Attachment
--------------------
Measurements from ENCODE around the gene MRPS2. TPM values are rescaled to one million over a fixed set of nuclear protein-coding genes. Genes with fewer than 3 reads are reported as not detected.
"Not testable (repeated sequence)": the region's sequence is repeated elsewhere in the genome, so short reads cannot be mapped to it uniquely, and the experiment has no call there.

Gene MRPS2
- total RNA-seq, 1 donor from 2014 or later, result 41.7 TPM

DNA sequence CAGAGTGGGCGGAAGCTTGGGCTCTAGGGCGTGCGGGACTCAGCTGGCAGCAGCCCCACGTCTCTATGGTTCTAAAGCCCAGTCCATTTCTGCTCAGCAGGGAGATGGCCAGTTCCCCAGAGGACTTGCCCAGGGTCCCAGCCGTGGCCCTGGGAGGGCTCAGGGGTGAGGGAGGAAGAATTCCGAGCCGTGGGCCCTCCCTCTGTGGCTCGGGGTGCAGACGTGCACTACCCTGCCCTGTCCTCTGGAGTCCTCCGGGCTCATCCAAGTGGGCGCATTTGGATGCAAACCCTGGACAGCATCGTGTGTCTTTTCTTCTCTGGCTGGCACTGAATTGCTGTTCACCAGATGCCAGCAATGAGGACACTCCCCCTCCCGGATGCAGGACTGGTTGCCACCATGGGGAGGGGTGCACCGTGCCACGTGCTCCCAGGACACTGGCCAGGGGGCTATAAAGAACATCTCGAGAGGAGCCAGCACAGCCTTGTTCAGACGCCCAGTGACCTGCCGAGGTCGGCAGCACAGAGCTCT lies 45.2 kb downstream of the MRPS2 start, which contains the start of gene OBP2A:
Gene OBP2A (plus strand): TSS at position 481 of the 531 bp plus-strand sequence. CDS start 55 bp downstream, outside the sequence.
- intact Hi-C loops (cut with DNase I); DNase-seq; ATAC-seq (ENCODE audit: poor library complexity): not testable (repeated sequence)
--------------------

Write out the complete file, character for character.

Measurements from ENCODE around the gene MRPS2. TPM values are rescaled to one million over a fixed set of nuclear protein-coding genes. Genes with fewer than 3 reads are reported as not detected.
"Not testable (repeated sequence)": the region's sequence is repeated elsewhere in the genome, so short reads cannot be mapped to it uniquely, and the experiment has no call there.

Gene MRPS2
- total RNA-seq, 1 donor from 2014 or later, result 41.7 TPM

DNA sequence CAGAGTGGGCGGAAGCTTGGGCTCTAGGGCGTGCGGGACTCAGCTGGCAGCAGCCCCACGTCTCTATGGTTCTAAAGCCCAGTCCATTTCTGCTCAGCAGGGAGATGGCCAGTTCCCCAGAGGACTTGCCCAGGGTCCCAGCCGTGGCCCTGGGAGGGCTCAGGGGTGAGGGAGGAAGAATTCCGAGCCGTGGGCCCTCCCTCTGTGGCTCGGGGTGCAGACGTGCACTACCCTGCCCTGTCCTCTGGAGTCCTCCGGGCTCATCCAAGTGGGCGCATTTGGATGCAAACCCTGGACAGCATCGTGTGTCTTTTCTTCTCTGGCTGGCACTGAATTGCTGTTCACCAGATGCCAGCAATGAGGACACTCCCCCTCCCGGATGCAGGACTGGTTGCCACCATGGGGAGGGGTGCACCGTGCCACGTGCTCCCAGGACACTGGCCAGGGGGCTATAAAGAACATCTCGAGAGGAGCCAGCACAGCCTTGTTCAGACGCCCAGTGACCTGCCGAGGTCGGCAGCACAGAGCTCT lies 45.2 kb downstream of the MRPS2 start, which contains the start of gene OBP2A:
Gene OBP2A (plus strand): TSS at position 481 of the 531 bp plus-strand sequence. CDS start 55 bp downstream, outside the sequence.
- intact Hi-C loops (cut with DNase I); DNase-seq; ATAC-seq (ENCODE audit: poor library complexity): not testable (repeated sequence)